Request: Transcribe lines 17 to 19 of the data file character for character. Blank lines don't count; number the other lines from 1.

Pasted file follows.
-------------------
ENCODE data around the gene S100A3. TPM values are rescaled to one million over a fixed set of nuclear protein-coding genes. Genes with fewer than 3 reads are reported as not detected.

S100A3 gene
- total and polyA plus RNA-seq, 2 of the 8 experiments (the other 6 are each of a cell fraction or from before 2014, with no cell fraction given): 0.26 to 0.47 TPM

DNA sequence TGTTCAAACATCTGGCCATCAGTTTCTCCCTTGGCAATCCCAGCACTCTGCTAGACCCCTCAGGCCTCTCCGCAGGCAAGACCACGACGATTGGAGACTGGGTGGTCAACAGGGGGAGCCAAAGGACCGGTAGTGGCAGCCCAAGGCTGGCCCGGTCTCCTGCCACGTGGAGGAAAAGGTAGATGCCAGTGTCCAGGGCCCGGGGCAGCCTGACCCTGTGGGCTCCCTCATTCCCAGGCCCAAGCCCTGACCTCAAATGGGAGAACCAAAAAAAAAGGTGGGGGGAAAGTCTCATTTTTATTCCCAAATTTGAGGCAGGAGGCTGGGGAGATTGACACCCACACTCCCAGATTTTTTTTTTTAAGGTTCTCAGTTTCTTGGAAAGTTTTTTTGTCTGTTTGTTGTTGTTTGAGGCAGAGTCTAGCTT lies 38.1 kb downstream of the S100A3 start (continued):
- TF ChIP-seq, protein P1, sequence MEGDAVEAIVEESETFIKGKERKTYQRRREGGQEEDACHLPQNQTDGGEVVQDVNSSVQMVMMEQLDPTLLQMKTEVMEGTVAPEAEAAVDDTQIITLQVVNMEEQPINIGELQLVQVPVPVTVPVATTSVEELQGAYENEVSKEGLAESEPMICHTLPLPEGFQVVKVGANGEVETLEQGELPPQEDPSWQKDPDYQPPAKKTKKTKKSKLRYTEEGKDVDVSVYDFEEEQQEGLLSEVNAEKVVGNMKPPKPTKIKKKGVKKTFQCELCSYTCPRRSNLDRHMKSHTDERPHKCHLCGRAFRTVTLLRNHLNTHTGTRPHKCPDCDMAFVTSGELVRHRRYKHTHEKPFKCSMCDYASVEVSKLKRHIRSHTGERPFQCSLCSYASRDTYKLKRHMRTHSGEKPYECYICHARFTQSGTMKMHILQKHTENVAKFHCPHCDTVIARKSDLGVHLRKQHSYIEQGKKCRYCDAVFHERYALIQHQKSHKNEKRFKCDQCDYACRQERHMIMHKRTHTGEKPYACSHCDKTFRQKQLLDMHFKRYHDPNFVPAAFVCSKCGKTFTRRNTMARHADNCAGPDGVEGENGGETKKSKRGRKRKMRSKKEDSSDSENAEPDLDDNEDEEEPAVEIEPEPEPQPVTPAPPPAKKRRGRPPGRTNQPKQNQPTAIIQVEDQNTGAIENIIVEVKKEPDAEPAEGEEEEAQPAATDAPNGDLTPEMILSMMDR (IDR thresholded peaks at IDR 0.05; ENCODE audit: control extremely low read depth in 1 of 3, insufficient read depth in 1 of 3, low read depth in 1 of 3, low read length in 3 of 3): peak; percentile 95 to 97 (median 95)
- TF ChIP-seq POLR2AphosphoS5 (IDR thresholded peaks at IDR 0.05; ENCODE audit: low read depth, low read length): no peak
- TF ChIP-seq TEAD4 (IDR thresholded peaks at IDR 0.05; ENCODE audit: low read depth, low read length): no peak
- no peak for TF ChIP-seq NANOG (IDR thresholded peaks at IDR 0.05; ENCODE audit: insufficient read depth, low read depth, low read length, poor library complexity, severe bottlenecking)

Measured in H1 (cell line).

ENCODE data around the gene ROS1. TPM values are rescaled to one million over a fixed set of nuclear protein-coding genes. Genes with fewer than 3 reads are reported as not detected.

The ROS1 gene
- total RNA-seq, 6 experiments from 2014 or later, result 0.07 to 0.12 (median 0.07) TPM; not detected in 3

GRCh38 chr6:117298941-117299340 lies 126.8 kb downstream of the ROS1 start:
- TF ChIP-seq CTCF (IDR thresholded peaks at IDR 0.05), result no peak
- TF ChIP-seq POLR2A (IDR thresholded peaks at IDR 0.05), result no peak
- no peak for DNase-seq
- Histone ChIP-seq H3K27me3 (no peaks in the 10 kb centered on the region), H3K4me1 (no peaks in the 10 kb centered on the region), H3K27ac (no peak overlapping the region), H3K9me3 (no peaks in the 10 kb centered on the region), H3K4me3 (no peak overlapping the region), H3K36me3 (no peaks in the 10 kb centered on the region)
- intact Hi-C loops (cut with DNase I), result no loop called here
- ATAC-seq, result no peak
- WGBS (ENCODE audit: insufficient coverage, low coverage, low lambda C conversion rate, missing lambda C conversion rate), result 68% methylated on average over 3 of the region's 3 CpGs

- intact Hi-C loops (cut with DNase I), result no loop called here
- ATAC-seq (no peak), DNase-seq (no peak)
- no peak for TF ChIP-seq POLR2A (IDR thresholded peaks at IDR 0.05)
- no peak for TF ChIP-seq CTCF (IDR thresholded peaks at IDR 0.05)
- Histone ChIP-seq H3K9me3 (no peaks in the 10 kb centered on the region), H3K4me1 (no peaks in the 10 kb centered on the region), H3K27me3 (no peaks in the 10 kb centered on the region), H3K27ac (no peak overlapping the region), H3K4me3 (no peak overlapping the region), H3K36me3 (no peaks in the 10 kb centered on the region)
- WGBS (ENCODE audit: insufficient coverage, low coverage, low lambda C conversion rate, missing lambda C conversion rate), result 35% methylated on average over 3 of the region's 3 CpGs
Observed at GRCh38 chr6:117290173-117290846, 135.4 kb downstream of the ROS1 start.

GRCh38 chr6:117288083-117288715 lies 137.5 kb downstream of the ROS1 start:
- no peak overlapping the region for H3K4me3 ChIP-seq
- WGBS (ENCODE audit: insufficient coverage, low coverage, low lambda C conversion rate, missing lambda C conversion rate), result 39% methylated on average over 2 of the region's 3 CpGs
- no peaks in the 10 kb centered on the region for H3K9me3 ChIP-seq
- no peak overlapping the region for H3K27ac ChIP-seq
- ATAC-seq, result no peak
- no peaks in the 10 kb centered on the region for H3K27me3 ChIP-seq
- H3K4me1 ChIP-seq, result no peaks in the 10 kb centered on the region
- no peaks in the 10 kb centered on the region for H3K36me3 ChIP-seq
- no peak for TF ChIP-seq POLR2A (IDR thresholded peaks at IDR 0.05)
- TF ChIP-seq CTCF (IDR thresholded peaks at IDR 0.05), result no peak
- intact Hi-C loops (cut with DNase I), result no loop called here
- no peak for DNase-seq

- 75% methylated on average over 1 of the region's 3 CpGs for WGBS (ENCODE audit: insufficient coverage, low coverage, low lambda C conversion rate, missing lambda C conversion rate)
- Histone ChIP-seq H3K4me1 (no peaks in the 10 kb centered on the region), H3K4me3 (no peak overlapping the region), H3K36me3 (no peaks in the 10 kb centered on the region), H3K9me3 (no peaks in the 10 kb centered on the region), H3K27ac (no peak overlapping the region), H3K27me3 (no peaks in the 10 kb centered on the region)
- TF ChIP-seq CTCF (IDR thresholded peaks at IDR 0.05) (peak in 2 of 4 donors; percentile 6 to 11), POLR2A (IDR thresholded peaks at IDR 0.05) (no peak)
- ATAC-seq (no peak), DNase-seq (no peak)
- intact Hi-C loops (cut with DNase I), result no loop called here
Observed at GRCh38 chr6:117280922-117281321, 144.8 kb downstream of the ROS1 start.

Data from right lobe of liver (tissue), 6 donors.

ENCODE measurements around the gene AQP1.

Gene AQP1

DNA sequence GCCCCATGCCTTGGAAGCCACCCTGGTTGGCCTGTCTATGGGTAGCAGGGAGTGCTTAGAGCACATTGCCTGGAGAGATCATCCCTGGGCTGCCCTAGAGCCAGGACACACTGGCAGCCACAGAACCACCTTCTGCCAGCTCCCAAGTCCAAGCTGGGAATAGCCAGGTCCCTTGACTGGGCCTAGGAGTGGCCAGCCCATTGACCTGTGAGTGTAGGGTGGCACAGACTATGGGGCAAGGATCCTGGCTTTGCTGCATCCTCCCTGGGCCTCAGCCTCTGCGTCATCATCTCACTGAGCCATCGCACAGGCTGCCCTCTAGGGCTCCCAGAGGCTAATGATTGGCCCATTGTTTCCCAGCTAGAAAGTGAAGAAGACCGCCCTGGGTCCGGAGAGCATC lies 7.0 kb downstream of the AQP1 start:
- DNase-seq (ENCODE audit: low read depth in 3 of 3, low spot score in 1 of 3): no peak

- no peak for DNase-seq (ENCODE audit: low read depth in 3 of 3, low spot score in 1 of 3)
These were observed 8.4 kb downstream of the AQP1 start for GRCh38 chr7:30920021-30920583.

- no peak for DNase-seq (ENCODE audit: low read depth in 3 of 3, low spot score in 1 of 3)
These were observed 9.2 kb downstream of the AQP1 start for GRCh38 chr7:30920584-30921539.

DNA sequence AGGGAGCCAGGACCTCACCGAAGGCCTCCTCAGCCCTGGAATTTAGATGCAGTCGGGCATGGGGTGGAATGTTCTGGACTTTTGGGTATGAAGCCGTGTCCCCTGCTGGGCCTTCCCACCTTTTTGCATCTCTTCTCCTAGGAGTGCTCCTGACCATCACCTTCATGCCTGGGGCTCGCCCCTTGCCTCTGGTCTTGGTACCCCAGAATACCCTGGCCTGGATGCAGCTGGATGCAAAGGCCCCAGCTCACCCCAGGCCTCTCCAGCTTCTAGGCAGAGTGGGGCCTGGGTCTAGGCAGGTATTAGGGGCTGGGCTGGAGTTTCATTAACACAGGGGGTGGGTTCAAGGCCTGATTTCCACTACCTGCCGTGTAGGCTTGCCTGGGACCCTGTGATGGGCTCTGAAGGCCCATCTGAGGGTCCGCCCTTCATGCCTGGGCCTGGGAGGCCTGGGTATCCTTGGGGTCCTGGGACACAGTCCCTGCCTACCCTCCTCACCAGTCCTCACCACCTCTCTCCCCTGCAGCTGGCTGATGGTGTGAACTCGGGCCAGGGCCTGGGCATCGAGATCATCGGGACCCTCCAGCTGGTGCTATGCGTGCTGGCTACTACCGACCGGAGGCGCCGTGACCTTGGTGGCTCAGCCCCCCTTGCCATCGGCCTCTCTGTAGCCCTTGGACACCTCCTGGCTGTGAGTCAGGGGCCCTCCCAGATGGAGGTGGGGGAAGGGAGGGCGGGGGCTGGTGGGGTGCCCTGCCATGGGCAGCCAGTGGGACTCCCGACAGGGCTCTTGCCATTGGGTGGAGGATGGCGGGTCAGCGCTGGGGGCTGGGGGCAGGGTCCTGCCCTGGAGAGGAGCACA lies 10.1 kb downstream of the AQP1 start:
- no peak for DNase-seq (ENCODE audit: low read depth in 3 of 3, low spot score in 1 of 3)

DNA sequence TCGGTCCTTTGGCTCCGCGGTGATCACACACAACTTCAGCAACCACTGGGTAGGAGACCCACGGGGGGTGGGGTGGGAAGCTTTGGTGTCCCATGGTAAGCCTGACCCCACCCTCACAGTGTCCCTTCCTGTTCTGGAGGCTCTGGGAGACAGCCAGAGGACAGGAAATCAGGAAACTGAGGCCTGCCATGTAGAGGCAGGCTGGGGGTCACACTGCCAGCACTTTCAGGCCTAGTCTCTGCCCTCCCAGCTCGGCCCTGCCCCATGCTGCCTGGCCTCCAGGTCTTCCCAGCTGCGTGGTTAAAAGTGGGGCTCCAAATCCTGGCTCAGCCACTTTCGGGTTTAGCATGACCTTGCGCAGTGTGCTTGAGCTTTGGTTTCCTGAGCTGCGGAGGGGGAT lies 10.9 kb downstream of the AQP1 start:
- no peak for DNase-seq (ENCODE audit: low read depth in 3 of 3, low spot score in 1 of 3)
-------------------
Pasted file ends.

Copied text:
- Histone ChIP-seq H3K27me3 (no peaks in the 10 kb centered on the region), H3K4me1 (no peaks in the 10 kb centered on the region), H3K27ac (no peak overlapping the region), H3K9me3 (no peaks in the 10 kb centered on the region), H3K4me3 (no peak overlapping the region), H3K36me3 (no peaks in the 10 kb centered on the region)
- intact Hi-C loops (cut with DNase I), result no loop called here
- ATAC-seq, result no peak